Rating: 3

Corposant Staff (Stormsire)

Being able to give any of your fighters +1 range at will is nice, but taking an activation to do it is not (although it does at least inspire Stormsire if he hasn’t been able to make a spell attack yet). If this works on spell attacks Stormsire can also give himself a range 4 attack, which is probably it’s best use, otherwise it’s probably not a huge priority.

Rating: 2

Disarming Blow (Ammis, Rastus)

Not a huge fan of this. The trigger condition is very specific – an enemy fighter misses you with an attack when they’ve got an attack action upgrade – and it only works 50% of the time. It can get rid of some sources of cleave like Flashing Handaxe or Lethal Lunge, but then you’re relying on not getting hit by an attack that’s good at hitting you to keep you safe from future attacks.

Rating: 2

Eye of the Storm

This should be great. It makes it a lot easier to cast powerful gambit spells (a 2 channel spell for Stormsire goes from ~44% to ~88% success, and for Ammis and Rastus from 0% to ~66%). However, the only spell you really want to use this on is Cry of Thunder – it would be so much better for the Thorns. It’s also a shame that Stormsire’s spell attack uses focus and not channel, as an innate success on what’s already a strong attack would be fantastic.

Rating: 2

Hurricane Step (Ammis, Rastus)

Not bad. Moving 1 after you attack, no matter whether it was successful or not, is pretty nice and can be used both offensively (to set up for an extra action ploy) or defensively (to force your opponent to charge or get away from a fighter that’s already moved).

Rating: 3

Lightning Whip (Ammis, Rastus)

This is a really interesting alternative to Great Strength and Incredible Strength as a damage boost. It’s a reaction trigger from an upgrade that takes place after the attack, so bypasses Soultrap and Tethered Spirit and essentially negates ‘Ard Head and Gory Visage which makes it a bit stronger than the standard strength upgrades in those situations. However, it’s worse for Precise Use of Force and some other score immediately objectives because of this, and also puts you at risk of your opponent using a reaction with the same trigger first (and even worse, at risk of a counter with My Turn).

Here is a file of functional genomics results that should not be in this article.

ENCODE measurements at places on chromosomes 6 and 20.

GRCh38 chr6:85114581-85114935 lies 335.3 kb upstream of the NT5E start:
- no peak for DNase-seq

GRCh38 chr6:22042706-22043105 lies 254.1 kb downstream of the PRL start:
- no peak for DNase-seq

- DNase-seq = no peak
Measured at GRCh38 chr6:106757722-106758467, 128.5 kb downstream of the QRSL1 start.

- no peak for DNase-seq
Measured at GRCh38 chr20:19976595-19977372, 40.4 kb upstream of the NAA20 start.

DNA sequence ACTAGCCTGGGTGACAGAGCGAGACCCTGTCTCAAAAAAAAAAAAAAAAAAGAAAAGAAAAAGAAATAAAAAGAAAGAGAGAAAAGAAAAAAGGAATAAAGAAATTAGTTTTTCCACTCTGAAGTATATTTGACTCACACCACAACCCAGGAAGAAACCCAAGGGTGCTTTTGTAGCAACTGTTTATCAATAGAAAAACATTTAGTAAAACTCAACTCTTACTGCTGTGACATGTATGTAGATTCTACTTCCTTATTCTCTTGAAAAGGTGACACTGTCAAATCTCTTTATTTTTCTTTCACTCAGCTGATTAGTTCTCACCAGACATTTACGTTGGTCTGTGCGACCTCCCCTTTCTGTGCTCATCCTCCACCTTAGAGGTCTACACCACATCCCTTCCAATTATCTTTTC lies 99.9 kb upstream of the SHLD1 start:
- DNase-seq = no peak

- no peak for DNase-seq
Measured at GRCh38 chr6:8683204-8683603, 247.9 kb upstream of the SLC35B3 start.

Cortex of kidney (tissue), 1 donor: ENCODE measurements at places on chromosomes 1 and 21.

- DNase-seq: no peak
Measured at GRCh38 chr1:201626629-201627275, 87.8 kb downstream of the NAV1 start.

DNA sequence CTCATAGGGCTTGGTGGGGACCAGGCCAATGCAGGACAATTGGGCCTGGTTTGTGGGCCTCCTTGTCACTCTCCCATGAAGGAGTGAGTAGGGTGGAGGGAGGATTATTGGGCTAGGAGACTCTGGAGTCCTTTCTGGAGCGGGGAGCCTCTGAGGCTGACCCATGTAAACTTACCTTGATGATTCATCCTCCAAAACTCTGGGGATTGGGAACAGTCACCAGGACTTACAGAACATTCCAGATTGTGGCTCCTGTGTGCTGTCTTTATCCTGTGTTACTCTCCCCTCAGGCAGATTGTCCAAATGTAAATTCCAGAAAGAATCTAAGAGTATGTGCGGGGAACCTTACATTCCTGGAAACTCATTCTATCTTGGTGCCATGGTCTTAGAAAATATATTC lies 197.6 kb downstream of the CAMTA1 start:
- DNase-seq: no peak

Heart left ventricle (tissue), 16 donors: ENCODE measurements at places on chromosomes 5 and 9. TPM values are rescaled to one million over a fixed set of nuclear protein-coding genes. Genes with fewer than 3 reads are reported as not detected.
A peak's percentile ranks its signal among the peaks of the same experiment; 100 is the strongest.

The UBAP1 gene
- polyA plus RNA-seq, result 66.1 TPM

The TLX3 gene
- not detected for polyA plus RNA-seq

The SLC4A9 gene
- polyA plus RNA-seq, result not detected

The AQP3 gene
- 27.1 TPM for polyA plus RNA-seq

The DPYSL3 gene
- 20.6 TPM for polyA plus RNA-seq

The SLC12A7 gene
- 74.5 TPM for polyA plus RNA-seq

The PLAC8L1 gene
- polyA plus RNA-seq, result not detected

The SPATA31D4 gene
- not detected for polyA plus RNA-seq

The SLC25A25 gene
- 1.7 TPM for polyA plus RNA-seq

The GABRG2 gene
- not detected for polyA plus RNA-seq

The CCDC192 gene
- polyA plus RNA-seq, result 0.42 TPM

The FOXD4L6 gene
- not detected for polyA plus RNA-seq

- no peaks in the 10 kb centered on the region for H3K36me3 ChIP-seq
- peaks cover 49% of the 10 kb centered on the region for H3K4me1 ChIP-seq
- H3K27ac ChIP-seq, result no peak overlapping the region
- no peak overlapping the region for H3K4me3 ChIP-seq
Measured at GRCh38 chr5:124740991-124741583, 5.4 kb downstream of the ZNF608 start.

Rating: 4

Stunning Blow (Ammis, Rastus)

Putting a charge token next to an enemy fighter on a failed attack has some utility, primarily in the situations that sometimes come up where you and your opponent are slugging away at each other, unable to decisively connect, but otherwise doesn’t do enough to be worth a slot – a lot of the time your opponent is going to have engaged you by charging anyway.

Rating: 1

Tempest’s Might

This gives Stormsire Inspired the highest damage range 3 attack in the game, making him a serious threat. Unfortunately, at the moment that’s the only thing it does as you don’t have access to any other spell attacks. If there were universal upgrades that granted spell attacks this would be rated higher, but in an aggressive deck it may still be worth taking as 3 damage at range 3 is very tempting.

Rating: 2.5

Warding Blast (Ammis)

Area attacks have the potential to be highly impactful, but more often than not enemy fighters just aren’t positioned right for you to make the best use of them. You also have to deal with your opponent getting support, meaning that a base accuracy of 2 fury doesn’t really cut it. This will rarely if ever be worth including.

Rating: 1.5

Unstoppable Zeal (Rastus)

Reaction attacks are generally nice, even when weak (see Angharad or the 2 generic Fiends) but the trigger for this means you need to have a second enemy in range after killing the first in order to make it. For the limited damage this does, making yourself less likely to hit by giving your opponent support just isn’t worth it.

Rating: 1

Conclusions

In general I think the cards for Stormsire’s Cursebreakers are just short of where they need to be for the warband to be a top tier competitive choice. They have a few good aggressive and defensive options, as well as some nice objectives (particularly the ones based on casting spells), but need a bit extra to push them over the line. It just feels like the 2 existing Stormcast warbands are a bit stronger.

In particular, I feel like they need some more impactful spells – ones using channel to make Eye of the Storm stronger and spell attacks to get more benefit from Tempest’s Might. It’s possible that we’ll get some of these as universal cards in future expansions (although I wouldn’t hold out hope based on the universal spells we’ve seen so far) or Cursebreaker-specific cards in something like the Leaders expansion, and if we do then that might allow the sacrosanct chamber warband to shine.

Check back soon for the second in this series, where we’ll be looking at the Thorns of the Briar Queen cards. Until then, good luck and have fun!